Peruvian and Italian food

Peruvian and Italian food

After having walked past the man with the Inca hat who, with ample gestures and without even one glance in our direction, shouted the above words, we decided that we could ignore him no longer. In unison and quite audible, we uttered the famous words: “Italian and Peruvian food!” Unfortunately, it seemed to make little impression upon him: the good man seemed totally unaware of the fact that two passersby were secretly making fun of him.

Recalling this incident (which happened more than once) at the Plaza del Armas in Cuzco, I realise that the majority of our blogs relay our special experiences (and there are definitely many of those), but often we do not mention the normal day-to-day things of a travelers’ life.This time therefore, a blog about something that has to be arranged daily: food and water.

To get straight to the point: arranging food at home is definitely easier than when traveling. At home we used to buy groceries once a week, but while travelling that is no option. We often go to the store several times a day. Tagging food along only results in additional weight and that we prefer to avoid! A nice thing of Peru and Bolivia is that a tasty dinner can be super cheap (1.5 to 2 Euro for a 2 or 3 course menu). The portions are such that most of the time, Steve enjoys his own food as well as the leftovers from Anne’s, which are often about half a plate! Most of the time, everything works out just fine concerning our daily consumption, but then you have those days…

For example: the day prior to a two-day trek in a canyon: you go to a store and buy six buns which appear mouth-watering. The price: 2 Euro (which is really nothing compared to the size of the rolls). When during lunch the next day however, you take your first bite into an extremely dry bun, you’re quite disappointed and rather annoyed. And worst of all was the discovery that we could have bought 30 fresh buns for the same price at a shop nextdoor! Or the time when breakfast (served from 5 to 8) was included in the accomodation expenses (this is an exception and for us a reason to celebrate): we had to skip it the first day, because of leaving early in order to climb to Machu Picchu at 4 AM! The following day we were looking forward to our breakfast, but when we arrived at half past seven (sleeping in a bit should be fine after a 12 hour walk the previous day) all that was left were 2 dry rolls to be divided amongst the three of us. Unfortunately, we missed out on the delicious fried eggs, cake, tasty crackers, ham and jam…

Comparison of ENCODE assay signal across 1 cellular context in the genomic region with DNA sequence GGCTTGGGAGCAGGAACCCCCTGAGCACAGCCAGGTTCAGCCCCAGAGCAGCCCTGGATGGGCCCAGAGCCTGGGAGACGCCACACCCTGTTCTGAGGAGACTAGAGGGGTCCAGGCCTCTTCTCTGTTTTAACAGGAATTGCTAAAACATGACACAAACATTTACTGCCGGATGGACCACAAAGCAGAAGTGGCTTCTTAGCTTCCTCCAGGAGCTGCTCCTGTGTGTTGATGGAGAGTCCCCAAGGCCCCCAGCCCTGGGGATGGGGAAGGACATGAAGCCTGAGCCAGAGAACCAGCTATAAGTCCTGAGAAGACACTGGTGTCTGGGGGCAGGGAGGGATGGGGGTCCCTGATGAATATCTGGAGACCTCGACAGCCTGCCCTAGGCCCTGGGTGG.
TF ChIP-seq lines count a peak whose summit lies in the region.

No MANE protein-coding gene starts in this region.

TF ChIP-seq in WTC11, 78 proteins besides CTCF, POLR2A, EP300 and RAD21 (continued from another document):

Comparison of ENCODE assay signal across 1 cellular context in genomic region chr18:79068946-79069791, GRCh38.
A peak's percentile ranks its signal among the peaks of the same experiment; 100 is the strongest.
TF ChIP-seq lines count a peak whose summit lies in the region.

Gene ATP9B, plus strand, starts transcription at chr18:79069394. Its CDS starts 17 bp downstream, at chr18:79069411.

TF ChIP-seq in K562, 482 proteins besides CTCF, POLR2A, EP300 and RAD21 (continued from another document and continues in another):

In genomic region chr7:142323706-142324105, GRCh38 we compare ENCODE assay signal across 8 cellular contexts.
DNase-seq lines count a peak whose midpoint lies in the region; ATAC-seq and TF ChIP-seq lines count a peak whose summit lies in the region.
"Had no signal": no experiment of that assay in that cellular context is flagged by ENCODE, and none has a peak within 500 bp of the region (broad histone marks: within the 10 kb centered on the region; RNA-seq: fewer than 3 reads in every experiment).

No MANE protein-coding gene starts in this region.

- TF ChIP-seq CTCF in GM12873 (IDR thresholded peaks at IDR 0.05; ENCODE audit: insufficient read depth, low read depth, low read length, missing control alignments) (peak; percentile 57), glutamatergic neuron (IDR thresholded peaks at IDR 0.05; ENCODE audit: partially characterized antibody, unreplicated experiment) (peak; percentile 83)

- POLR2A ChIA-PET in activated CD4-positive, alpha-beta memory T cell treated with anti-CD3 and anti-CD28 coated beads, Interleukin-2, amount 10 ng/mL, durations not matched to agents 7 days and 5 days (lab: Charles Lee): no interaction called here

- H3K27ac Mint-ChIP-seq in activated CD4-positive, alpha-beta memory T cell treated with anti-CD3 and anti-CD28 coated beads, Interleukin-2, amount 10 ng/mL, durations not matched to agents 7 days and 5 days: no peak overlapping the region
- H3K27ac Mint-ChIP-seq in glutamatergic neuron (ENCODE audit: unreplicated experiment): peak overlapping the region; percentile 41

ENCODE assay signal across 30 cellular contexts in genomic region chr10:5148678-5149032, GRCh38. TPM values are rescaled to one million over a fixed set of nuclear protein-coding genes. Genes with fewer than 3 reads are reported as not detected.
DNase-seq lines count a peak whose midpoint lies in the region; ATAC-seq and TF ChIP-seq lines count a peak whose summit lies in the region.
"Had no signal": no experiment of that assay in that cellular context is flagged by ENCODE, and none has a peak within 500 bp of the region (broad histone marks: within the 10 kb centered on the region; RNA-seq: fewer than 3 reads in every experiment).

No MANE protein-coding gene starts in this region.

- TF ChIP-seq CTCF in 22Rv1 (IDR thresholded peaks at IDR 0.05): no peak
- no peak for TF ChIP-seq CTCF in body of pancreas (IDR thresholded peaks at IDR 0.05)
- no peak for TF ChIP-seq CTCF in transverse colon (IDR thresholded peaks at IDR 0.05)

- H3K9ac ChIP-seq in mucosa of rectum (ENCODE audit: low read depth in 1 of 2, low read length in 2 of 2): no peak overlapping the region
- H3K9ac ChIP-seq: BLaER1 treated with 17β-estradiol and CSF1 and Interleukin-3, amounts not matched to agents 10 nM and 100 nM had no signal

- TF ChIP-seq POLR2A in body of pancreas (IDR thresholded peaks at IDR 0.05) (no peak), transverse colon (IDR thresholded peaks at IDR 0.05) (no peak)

Or the day the bus company assures you with great certainty that dinner will be served on board. However, doubts start to arise when after a few hours’ drive there is still no sign or smell of dinner. When at 10 pm the lights go out all hope is lost for a bite of food. After spending the night with an empty stomach, we are famished in the morning when, as an extra surprise at 6 AM, the bus comes to a halt 16 km before the destination, and all passengers are huddled off the bus. We are told that we have to travel by foot for the remainder of the journey, because of roadblocks surrounding the village. Today is also such a day as, while I type this on the bus to Santiago (a 22 hour drive) no one can tell us whether we are having a dinnerstop are not. Fortunately as a sort of consolation, wavers and packets of juice are being handed out every now and again…

Eating wavers in the bus to Santiago

Water is also something you never think about at home, but when traveling there always seems to be a challenge involved. And sometimes something can go wrong. Like the day we bought an extra bottle of water and placed it in the locker above our heads while travelling by bus during the night. However, round 2 AM we were awakened by water dripping from above and we realized that full water bottles and mountain passes of 5200m do not really go hand in hand… And about that refreshing 16 km morning walk, I failed to mention that in a momentuous burst of clarity the previous day, we bought 12 liters of water…. reason being that bottled water was more expensive ahead. Needless to say, carrying 12 litres of water while walking at an altitude of 4000 meters, is no small task and not at all recommendable! And even this morning, being in a hurry to catch the bus, we realised that our water bottles were still in our check-in bags and not within reach… Fortunately, just now, packages of juice are being handed out.

Carrying heavy water bottles to road-blocked Uyuni

While travelling by bus to Santiago, where two people are consuming many chocolate wavers and drinking their full of apple juice (and orange juice and pineapple juice and strawberry juice) we send our best regards!

SAM

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